Citizens for Accountable Government has filed a formal complaint to our school district, alleging violation of Minnesota data disclosure law. The complaint was filed in response to the district’s claim that they can hide the identity of an individual who authorized a payment of $602,205 to Nexus. The complaint, available on the CAG website, citizensforaccountablegovernment.org, resulted from what CAG found in response to a resident’s question about a half a million dollar cashier’s check to Nexus. Here are the documented findings.
July 16, 2012: Following a recommendation from Minnesota Valley Electric, the school board approved the installation of backup generators at Redtail Ridge and Jeffers Pond elementary schools at a “complete” cost of $497,225. The purpose was to qualify for rate reduction from MVEC. Nexus was not yet under contract.
Dec. 11, 2012: The district signed a $3 million “Performance Agreement” with Nexus, based upon a Nexus “guarantee” to lower energy cost. Inexplicably the generators approved by the board five months earlier were in the Nexus contract, meaning Nexus could claim credit for obtaining electrical rate reduction as part of their “guarantee.”
Jan. 8, 2013: Less than four weeks after signing the agreement, Nexus submitted a $602,205 invoice for the generators, $105,000 more than originally approved. One day later, Jan. 9, the invoice was signed “OK to pay.” The signer’s name was redacted on the copy CAG received.
Jan. 16, 2013: A cashier’s check for $547,308.75 was issued to Nexus, and a week later a school district check for the $54,896.25 balance was issued.
These suspect transactions raised questions which were directed to the district’s director of communications. Why a cashier’s check instead of a school district check? The answer received was that the district tried to use a Visa card (P-card), but when payment was rejected a cashier’s check was issued. Why was the signature of the individual who approved the $602,205 payment to Nexus, redacted from the invoice? The district responded that state law doesn’t require disclosure. What district employees were authorized to sign Visa charges for this amount? The response was a narrative, but no names.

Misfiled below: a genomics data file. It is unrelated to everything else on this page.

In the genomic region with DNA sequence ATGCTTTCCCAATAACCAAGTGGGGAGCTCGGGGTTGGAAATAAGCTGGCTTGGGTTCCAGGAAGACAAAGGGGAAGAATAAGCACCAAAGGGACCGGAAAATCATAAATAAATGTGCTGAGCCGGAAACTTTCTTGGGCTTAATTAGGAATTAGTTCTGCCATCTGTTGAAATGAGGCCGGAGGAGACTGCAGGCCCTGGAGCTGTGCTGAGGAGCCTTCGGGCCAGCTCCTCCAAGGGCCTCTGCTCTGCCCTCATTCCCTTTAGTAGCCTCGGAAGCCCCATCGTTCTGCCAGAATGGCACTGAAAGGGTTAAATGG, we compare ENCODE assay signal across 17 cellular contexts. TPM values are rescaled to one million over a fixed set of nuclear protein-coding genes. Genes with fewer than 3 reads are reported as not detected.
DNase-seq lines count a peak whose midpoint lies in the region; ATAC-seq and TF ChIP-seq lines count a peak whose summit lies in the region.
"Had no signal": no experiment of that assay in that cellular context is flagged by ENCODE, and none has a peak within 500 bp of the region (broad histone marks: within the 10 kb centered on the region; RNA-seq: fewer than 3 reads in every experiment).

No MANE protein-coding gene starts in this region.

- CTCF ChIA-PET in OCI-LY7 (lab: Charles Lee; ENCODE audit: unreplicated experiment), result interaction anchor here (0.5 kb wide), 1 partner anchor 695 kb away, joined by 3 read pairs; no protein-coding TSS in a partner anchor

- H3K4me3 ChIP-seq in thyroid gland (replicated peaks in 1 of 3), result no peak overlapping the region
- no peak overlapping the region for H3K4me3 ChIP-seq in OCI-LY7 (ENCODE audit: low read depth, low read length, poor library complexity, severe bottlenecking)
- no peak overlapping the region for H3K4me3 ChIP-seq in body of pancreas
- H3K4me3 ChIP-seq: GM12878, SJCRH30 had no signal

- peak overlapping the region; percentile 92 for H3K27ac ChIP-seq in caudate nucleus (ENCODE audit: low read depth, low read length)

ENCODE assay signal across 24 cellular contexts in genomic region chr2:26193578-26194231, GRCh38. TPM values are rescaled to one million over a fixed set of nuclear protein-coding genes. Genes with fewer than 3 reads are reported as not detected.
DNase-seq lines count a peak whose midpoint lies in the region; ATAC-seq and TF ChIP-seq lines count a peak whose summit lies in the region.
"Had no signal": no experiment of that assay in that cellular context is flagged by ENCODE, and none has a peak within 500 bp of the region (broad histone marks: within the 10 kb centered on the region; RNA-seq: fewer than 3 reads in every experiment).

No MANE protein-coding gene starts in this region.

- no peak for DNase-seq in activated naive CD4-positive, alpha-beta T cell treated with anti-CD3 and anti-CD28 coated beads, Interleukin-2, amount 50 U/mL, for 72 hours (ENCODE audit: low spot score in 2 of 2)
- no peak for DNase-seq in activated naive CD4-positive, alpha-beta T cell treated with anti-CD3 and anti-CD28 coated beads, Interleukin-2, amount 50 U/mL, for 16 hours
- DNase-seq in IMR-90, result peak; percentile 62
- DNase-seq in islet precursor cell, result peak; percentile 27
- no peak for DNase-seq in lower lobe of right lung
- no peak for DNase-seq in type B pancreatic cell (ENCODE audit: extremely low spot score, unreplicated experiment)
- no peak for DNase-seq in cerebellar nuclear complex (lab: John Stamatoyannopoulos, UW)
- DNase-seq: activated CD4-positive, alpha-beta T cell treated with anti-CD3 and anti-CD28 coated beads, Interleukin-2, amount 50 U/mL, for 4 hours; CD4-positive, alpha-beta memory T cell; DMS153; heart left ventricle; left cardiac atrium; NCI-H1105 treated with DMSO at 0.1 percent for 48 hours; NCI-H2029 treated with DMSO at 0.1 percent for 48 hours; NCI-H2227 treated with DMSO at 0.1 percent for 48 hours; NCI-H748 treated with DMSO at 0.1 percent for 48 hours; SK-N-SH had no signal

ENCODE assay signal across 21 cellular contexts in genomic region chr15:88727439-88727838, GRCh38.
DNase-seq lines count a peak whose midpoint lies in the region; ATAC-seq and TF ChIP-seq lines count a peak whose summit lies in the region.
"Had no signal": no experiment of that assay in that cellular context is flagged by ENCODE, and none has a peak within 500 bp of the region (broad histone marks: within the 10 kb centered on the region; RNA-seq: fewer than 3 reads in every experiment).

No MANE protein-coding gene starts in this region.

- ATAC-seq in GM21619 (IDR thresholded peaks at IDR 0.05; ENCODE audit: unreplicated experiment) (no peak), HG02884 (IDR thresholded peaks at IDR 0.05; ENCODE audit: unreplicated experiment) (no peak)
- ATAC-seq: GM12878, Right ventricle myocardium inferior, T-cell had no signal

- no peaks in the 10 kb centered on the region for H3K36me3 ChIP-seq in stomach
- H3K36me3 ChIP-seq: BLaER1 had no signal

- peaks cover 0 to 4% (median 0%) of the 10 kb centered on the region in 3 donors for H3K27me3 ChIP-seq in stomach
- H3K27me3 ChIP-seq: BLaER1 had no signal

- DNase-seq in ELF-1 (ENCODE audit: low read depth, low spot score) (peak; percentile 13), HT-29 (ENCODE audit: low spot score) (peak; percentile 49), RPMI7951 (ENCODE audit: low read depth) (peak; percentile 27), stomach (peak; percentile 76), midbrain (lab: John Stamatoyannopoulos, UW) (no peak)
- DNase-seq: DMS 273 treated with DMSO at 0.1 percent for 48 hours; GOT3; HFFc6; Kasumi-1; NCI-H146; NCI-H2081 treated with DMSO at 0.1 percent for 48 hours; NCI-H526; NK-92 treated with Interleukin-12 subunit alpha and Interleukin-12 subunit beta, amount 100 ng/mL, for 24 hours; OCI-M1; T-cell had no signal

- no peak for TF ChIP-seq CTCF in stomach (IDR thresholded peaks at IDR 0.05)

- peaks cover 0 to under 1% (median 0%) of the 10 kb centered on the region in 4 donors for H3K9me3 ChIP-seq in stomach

Other questions that should be answered: Why pay Nexus $105,000 more than the earlier board-approved non-Nexus proposal? Why permit Nexus a consulting fee for energy savings that resulted from a board decision made before Nexus was under contract? Are we to believe that fiscally credible public entities really make half a million dollar payments with Visa cards? Why pay Nexus eight days after receipt of invoice, when normal business practice would be 30 to 45 days? Most important, does Minnesota law really permit a school district to hide the name of employees who approve half a million dollar payments?
CAG’s formal complaint was delivered to the school board and superintendent on Sept. 1. In spite of the serious issues raised, the complaint wasn’t acknowledged by the board in its following Sept. 11 regular meeting. Numerous other issues involving the Nexus relationship cry for rational explanation, but the board majority shows no willingness to engage in public discussion about specifics. In contrast, some board members and the superintendent had no problem participating in an apparently secret out of town meeting with Nexus, as reported by the Prior Lake American. This fact alone, and the kind of dealings reported above, eliminate any basis for faith in the fiscal management of the district.
Wes Mader is a former Prior Lake mayor.
Please read more at the Prior Lake American: